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Physicist
A PHYSICIST is a scientist who has specialized knowledge in the field of physics , the exploration of the interactions of matter and energy across the physical universe. CONTENTS * 1 Overview * 2 History * 3 Education * 3.1 Honors and awards * 4 Careers * 5 Professional Certification * 5.1 United Kingdom * 5.2 Canada * 5.3 South Africa * 6 See also * 7 References * 8 Further reading * 9 External links OVERVIEWA physicist is a scientist who specializes or works in the field of physics. The field generally includes two types of physicists: experimental physicists who are concerned with the observation of physical phenomena and experiments, and theoretical physicists who employ mathematical models and abstractions of physical objects and systems to rationalize, explain and predict natural phenomena
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Electrical Power
ELECTRIC POWER is the rate, per unit time, at which electrical energy is transferred by an electric circuit . The SI unit of power is the watt , one joule per second . Electric power
Electric power
is usually produced by electric generators , but can also be supplied by sources such as electric batteries . It is usually supplied to businesses and homes by the electric power industry through an electric power grid . Electric power
Electric power
is usually sold by the kilowatt hour (3.6 MJ) which is the product of power in kilowatts multiplied by running time in hours. Electric utilities measure power using an electricity meter , which keeps a running total of the electric energy delivered to a customer. Electrical power provides a low entropy form of energy and can be carried long distances and converted into other forms of energy such as motion , light or heat with high energy efficiency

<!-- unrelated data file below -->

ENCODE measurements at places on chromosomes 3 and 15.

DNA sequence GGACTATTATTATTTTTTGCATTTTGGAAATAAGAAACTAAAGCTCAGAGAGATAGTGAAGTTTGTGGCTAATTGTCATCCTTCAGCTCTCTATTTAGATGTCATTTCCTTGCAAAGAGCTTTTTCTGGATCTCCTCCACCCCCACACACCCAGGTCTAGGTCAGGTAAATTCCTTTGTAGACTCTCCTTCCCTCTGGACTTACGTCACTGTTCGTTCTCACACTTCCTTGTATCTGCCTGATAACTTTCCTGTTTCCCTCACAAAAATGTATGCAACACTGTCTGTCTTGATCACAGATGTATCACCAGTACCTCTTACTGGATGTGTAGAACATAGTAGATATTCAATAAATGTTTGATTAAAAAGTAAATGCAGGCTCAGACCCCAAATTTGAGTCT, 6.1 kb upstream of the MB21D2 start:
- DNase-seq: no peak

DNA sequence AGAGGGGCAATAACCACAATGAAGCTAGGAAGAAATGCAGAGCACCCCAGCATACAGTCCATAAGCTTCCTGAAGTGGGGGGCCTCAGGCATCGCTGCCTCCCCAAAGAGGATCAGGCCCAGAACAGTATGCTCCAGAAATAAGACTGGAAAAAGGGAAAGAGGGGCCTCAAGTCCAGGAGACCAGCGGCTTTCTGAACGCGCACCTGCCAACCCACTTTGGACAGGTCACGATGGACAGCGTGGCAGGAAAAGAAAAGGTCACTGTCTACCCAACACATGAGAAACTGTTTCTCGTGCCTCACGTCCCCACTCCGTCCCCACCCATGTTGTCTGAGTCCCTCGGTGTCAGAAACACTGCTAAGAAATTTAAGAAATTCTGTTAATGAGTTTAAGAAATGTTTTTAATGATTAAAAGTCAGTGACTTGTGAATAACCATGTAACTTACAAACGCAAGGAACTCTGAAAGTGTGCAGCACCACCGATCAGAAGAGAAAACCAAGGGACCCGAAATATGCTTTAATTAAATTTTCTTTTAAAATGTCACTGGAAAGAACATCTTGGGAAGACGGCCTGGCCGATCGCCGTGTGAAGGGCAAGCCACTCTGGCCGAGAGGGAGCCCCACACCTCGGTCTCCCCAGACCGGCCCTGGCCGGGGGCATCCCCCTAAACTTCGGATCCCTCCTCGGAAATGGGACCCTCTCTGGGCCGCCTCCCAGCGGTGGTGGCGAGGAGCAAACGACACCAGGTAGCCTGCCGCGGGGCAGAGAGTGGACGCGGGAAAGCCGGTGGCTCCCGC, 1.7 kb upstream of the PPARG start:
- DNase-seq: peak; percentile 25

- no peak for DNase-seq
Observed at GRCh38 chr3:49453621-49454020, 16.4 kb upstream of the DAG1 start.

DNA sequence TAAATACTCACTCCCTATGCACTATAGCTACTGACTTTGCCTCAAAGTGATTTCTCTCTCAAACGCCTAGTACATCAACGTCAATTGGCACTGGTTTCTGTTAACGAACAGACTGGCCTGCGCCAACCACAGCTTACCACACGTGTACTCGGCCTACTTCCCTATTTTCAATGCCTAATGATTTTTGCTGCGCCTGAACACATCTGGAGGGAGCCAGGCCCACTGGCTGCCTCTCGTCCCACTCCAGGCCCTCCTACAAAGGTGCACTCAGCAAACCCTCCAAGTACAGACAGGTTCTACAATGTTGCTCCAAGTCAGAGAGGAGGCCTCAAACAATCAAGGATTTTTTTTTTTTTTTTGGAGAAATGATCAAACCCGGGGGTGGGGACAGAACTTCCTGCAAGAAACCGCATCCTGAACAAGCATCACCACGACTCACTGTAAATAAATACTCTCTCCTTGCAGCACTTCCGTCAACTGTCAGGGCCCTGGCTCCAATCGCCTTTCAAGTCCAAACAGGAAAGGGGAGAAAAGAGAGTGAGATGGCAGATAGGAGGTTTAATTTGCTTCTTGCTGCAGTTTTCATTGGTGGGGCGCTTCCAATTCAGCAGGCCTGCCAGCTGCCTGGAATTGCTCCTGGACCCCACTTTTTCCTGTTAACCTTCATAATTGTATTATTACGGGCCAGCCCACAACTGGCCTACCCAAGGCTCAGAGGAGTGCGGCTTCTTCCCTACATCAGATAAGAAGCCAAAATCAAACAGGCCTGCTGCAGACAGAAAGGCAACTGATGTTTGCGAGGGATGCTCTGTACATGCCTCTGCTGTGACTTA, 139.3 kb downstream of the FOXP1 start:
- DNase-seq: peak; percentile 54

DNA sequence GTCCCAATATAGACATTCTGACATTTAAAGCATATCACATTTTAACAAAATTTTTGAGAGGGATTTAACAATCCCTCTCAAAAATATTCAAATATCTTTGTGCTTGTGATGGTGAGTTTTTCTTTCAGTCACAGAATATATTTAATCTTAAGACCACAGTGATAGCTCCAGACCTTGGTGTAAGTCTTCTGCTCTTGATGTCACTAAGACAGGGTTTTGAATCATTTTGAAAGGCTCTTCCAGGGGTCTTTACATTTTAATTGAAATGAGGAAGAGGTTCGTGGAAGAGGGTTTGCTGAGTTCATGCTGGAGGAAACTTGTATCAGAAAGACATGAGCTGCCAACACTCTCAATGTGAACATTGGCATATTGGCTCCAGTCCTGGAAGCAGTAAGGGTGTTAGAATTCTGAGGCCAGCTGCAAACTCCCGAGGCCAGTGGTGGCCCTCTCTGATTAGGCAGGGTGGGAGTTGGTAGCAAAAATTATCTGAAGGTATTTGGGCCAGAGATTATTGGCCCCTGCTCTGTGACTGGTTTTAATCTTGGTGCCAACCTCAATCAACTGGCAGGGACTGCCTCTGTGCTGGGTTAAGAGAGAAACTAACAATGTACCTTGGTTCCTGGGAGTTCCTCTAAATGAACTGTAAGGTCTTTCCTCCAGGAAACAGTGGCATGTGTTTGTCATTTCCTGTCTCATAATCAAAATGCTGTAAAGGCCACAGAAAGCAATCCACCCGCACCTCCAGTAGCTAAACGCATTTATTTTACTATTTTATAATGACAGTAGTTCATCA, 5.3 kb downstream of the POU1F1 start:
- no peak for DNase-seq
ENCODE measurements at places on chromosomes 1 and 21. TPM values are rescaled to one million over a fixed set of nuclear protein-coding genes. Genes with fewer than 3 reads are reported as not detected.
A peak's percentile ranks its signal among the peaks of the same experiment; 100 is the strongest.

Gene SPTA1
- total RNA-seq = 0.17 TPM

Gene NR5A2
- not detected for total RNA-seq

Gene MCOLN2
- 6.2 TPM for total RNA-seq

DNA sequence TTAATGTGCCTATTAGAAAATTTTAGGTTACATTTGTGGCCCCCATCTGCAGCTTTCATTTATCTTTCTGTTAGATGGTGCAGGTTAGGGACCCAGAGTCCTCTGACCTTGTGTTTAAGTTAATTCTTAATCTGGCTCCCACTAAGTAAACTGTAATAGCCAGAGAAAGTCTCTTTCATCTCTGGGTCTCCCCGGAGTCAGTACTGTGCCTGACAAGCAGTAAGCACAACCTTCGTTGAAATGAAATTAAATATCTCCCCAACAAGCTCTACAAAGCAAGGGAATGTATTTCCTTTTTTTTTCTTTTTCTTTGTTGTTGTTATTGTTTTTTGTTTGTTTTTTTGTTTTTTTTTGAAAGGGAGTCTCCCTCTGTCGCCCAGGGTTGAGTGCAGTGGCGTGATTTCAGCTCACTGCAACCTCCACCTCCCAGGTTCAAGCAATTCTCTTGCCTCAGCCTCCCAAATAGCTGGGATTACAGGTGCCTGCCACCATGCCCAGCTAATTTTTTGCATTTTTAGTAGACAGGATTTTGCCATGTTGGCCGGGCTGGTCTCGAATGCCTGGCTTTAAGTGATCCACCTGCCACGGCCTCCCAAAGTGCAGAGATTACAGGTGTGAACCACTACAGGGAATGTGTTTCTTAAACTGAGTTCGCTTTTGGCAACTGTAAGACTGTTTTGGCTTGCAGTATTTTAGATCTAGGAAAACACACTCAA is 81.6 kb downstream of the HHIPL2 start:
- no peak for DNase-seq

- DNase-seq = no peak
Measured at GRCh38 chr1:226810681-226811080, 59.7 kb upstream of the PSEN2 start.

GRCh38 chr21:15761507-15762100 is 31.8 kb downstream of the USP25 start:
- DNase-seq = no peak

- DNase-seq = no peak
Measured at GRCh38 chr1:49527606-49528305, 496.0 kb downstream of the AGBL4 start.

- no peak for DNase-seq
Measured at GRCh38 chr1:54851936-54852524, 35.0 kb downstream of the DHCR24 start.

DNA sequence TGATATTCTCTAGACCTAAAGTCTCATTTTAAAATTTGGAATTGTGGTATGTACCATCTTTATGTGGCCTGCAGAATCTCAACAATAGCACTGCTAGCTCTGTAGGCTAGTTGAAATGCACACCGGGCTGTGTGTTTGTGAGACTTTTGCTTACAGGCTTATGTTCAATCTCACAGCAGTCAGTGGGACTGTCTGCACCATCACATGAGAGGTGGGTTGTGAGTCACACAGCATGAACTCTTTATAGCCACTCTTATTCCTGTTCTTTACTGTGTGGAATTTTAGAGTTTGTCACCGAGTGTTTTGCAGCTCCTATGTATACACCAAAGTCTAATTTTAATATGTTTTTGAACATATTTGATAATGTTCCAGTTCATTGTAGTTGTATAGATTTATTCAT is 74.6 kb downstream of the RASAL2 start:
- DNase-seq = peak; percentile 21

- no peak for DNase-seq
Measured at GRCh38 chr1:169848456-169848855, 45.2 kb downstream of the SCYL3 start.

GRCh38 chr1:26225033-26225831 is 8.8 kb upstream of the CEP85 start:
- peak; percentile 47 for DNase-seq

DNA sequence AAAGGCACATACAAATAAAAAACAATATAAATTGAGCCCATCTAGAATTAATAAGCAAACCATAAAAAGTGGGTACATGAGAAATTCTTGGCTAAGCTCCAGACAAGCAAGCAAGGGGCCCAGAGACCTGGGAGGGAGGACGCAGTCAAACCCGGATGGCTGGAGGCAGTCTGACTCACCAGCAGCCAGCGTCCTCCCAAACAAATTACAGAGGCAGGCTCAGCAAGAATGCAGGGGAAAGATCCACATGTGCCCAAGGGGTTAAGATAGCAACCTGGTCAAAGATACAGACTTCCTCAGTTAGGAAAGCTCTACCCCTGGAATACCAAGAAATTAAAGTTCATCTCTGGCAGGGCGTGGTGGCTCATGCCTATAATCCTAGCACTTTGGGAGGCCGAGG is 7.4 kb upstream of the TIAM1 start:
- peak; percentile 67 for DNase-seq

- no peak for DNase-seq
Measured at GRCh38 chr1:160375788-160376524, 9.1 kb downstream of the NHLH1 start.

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Paris
1 French Land Register data, which excludes lakes, ponds, glaciers > 1 km² (0.386 sq mi or 247 acres) and river estuaries. 2 Population without double counting : residents of multiple communes (e.g., students and military personnel) only counted once. PARIS (French pronunciation: ​ ( listen )) is the capital and most populous city in France
France
, with an administrative-limits area of 105 square kilometres (41 square miles) and an official population of 2,206,488 (2015). The city is a commune and department , and the heart of the 12,012-square-kilometre (4,638-square-mile) Île-de- France
France
region (colloquially known as the ' Paris
Paris
Region'), whose 2016 population of 12,142,802 represented roughly 18 percent of the population of France. Since the 17th century, Paris
Paris
has been one of Europe's major centres of finance, commerce, fashion, science, and the arts
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Cat's-whisker Detector
A CAT\'S-WHISKER DETECTOR (sometimes called a CRYSTAL DETECTOR) is an antique electronic component consisting of a thin wire that lightly touches a crystal of semiconducting mineral (usually galena ) to make a crude point-contact rectifier . Discovered in 1874 by Karl Ferdinand Braun , first used to detect radio waves by Jagadish Chandra Bose
Jagadish Chandra Bose
in 1894, and improved around 1904 by radio researchers such as Henry H. C. Dunwoody and G. W. Pickard , this device was used as the detector in early crystal radios , from the early twentieth century through World War II